House appropriations committee chairman Rolando Andaya Jr. on Sunday accused senators of realigning P77 billion in the 2019 national budget
after it had already been approved by the bicameral conference committee after the Senate made a similar accusation against the House last week.
“Senators are desperately looking for ghosts in the 2019 General Appropriations Act. The problem [is], they seem to find ghosts everywhere except... [in] their own house,” he said in a statement.
“If post-bicam itemization of lump-sum budget by the House of Representatives is unconstitutional or irregular, what about post-bicam realignment by the Senate of P77 billion in the national budget?” Andaya said.
The realignment by the Senate, he said, was “nowhere to be found in the bicameral conference committee report.”
“Worse, unlike in the House of Representatives, there are no proponents for the realignment. Meaning, the funds are parked somewhere in the national budget. This is clearly parked pork,” he said.
The senators may try to justify the realignment by describing them again as institutional amendments. But how can they describe the Senate’s P25-billion realignment that was parked in the DPWH budget? Still institutional amendments?”
He said of the P77 billion in post-bicam realignments by the Senate, at least P25 billion was parked as additional funds for the senators’ pet projects in the Department of Public Works and Highways. None of this was contained in the bicameral conference committee report, he added.
“The House, for its part, did its job. We itemized our amendments. The itemization was within the parameters of the bicameral conference committee report ratified by each chamber.
“If lump-sums are not itemized, then that is illegal and unconstitutional. That was the main reason why we scrutinized the budget proposal because there were insertions made without the knowledge of officials concerned. Now, it seems we go back to the same practice after all has been said and done,” he added.
At the same time, Andaya said if senators feel that the 2019 ratified budget was flawed, they could ask President Rodrigo Duterte to veto some portions of it.
“We are not afraid of a budget that would show what agency would benefit and what programs would be funded,” he said.
“What are the senators afraid of about the itemized budget? As far as the House is concerned, we have all the records to substantiate our stand and the legal basis as well as the established traditions and practices to back us up,” he added.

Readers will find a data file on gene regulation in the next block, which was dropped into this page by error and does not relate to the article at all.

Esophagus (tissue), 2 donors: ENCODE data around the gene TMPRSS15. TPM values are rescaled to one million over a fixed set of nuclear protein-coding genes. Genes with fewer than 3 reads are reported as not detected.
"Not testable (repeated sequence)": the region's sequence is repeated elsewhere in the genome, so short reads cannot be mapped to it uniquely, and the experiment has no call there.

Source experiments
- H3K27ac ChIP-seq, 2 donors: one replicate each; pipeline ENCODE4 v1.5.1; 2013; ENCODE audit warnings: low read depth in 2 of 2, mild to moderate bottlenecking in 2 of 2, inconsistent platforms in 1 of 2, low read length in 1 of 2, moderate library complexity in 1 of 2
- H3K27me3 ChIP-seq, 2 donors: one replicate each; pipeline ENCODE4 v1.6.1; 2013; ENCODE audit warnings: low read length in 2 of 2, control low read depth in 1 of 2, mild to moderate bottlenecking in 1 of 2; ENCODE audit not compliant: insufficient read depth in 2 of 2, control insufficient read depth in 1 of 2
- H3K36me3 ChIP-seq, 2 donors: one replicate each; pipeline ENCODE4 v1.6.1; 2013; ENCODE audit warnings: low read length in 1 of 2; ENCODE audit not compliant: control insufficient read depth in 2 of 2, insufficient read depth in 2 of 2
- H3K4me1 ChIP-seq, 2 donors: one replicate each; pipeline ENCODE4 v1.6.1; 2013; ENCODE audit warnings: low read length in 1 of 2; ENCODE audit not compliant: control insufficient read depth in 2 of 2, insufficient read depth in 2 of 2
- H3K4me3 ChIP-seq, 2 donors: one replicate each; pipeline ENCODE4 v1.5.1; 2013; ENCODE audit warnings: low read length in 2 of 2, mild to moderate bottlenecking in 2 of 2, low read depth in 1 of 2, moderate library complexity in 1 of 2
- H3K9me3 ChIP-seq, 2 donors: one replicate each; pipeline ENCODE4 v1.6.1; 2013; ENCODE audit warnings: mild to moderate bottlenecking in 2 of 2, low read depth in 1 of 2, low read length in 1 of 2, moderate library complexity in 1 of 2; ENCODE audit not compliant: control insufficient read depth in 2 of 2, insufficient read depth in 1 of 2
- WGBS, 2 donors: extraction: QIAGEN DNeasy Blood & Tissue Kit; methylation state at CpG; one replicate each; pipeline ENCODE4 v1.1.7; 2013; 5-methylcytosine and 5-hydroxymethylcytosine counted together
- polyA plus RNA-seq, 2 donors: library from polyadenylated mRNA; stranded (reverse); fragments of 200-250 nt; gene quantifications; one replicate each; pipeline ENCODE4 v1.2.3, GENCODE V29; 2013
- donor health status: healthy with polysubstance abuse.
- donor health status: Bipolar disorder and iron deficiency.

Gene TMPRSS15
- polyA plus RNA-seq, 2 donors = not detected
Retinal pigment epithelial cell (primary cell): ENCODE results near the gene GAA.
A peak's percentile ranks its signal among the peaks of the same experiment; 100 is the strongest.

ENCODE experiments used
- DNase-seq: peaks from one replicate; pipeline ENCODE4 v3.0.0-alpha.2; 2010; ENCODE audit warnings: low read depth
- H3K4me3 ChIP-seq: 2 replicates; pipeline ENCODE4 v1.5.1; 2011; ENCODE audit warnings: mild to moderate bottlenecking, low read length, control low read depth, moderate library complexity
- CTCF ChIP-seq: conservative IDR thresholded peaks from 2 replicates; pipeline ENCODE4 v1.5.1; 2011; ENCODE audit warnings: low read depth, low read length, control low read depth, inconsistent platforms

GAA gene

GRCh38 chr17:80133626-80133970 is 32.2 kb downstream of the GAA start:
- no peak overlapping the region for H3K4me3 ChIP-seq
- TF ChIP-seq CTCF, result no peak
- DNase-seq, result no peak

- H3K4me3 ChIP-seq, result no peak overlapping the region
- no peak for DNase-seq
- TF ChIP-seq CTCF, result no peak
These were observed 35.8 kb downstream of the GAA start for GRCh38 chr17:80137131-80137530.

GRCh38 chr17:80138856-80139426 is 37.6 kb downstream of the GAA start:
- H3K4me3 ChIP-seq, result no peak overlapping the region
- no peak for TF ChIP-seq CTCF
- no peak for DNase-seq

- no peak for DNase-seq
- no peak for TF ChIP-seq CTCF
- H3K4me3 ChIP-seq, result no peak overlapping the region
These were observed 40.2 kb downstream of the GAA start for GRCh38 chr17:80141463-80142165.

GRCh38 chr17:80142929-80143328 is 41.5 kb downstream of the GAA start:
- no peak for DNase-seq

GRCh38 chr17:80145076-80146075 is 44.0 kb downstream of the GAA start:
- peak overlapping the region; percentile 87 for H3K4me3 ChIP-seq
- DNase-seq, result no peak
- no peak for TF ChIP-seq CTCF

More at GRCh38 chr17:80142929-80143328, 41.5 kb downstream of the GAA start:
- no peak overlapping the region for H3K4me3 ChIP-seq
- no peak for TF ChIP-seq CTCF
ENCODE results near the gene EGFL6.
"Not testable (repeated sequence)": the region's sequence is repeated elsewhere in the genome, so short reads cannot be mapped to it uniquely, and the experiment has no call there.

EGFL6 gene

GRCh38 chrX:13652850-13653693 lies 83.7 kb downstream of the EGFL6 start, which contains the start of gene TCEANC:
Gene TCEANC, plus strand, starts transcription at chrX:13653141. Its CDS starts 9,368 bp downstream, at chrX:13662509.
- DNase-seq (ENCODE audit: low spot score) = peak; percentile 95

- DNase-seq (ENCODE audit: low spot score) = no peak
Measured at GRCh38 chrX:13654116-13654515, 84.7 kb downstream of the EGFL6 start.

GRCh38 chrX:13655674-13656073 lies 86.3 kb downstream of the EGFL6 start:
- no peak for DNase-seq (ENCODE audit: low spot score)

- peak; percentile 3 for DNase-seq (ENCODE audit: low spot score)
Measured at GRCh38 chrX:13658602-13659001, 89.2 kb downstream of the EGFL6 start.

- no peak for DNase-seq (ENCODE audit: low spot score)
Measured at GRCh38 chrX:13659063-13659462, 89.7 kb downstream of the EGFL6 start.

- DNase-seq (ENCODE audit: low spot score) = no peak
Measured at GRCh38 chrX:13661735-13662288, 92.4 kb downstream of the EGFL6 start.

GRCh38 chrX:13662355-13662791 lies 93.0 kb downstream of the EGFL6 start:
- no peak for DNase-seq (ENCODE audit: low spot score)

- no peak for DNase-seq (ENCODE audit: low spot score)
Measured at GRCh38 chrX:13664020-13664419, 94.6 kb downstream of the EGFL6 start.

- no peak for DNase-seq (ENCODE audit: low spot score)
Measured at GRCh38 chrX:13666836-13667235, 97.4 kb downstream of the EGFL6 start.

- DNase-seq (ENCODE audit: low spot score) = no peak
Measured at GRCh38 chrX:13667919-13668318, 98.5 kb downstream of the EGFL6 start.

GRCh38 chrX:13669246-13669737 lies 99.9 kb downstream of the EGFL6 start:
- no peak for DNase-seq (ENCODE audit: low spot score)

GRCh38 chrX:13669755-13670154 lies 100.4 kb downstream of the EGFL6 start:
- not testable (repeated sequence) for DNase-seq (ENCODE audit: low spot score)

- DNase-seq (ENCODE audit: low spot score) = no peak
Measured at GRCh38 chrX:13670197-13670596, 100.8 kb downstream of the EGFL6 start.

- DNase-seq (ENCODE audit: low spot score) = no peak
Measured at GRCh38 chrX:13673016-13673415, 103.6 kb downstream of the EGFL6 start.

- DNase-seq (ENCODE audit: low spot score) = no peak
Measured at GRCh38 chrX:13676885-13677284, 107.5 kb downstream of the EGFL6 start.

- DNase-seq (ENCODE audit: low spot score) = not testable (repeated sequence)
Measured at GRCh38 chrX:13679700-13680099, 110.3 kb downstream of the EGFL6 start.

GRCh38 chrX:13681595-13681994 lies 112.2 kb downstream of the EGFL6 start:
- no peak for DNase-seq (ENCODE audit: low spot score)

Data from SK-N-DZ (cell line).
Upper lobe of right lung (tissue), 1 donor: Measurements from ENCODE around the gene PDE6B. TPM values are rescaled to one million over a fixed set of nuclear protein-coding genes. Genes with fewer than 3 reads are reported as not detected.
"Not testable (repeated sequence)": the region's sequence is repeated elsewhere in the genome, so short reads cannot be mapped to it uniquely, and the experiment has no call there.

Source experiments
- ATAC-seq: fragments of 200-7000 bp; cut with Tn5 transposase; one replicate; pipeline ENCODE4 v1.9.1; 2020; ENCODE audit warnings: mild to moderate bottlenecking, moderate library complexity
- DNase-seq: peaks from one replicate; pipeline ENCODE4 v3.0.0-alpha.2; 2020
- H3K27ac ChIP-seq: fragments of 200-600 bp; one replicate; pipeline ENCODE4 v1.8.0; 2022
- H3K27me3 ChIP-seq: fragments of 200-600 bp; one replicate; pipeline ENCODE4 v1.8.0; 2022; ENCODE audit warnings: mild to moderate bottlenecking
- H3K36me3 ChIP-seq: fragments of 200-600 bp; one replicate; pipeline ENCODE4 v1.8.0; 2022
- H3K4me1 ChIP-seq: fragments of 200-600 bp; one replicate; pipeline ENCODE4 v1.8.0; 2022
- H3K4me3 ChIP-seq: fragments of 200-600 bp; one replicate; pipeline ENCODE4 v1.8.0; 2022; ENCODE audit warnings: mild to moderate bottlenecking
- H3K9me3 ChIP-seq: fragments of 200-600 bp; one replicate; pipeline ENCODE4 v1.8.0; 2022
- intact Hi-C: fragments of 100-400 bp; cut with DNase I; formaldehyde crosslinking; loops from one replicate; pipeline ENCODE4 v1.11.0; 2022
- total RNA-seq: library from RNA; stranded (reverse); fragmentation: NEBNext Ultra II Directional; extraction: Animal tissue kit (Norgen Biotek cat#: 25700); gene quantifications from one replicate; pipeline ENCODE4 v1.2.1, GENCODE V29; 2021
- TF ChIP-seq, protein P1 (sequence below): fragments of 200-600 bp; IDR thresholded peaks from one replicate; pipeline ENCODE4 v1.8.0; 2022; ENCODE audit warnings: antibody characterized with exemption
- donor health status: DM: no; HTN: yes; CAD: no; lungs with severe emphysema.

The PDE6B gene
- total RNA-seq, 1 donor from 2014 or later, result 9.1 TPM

He said Congress only itemized lump-sum funds contrary to the claim of Senate President Vicente Sotto that it allegedly realigned some P79 billion under the ratified 2019 national budget as reported to him by the Senate’s Legislative Budget Research and Monitoring Office.
“The proposed 2019 national budget, when ratified by the Senate and the House of Representatives, contained lump-sum funds that need to be further itemized by both Houses. That was the agreement at the conclusion of the meetings of the bicameral conference committee. The House did its part. We itemized our amendments. The people should ask the Senate if they did theirs,” Andaya said.
“We will print the 2019 General Appropriations Act so the people would know where the projects and programs that will be implemented this year from health to education to agriculture to infrastructure would go,” he said.
He said the itemization was agreed during the bicameral meeting, adding there was nothing unconstitutional when Congress itemized its P4.5-billion budget out of the total P15-billion health facilities enhancement program after the ratification of the bicameral conference committee report.
“The itemization was within the parameters of the bicameral committee report ratified by each chamber,” he said.
“The House did not touch the tens of billions in Senate amendments because per agreement, it was their duty to do such. If the House did not do its duty, then the budget would be vague and opaque. That will only leave people guessing as to where the taxes that fund the budget go,” he said.
He said instead of putting the entire budget in jeopardy, they could ask the President to veto the portions they opposed.
“That is his prerogative. Don’t take that right away from him. If the contested appropriations represent 2 percent of the national budget, then why should it jeopardize the uncontested 98 percent? Why hostage the national budget over unfounded and unreasonable fear?” he asked.
He also challenged Senate leaders, led by Senator Loren Legarda, committee on finance chairperson, to hold a joint press conference in the interest of transparency on the 2019 national budget.
He said such a move would enable the public to determine who is telling the truth on the realignments and itemization of the lump sum funds after the P3.757-trillion national budget was ratified by Congress.
Also on Sunday, Senator Panfilo Lacson said if the House insists on its amendments to the budget after it had already been ratified, the government would operate on a reenacted budget until August.
In an interview on radio dzBB, Lacson said Sotto would not sign the enrolled bill for President Duterte’s signature if the House sticks with its amendments.
Lacson earlier accused House Speaker Gloria Macapagal Arroyo of allotting P25 million for the Health Facilities Enhancement Program funds of each of the districts of lawmakers who elected her as Speaker in July last year.
Only P8 million each were allocated by Arroyo to the districts of lawmakers who did not support her election to the speakership, Lacson added.
But Andaya said the House was merely itemizing the lump sum HFEP funds.
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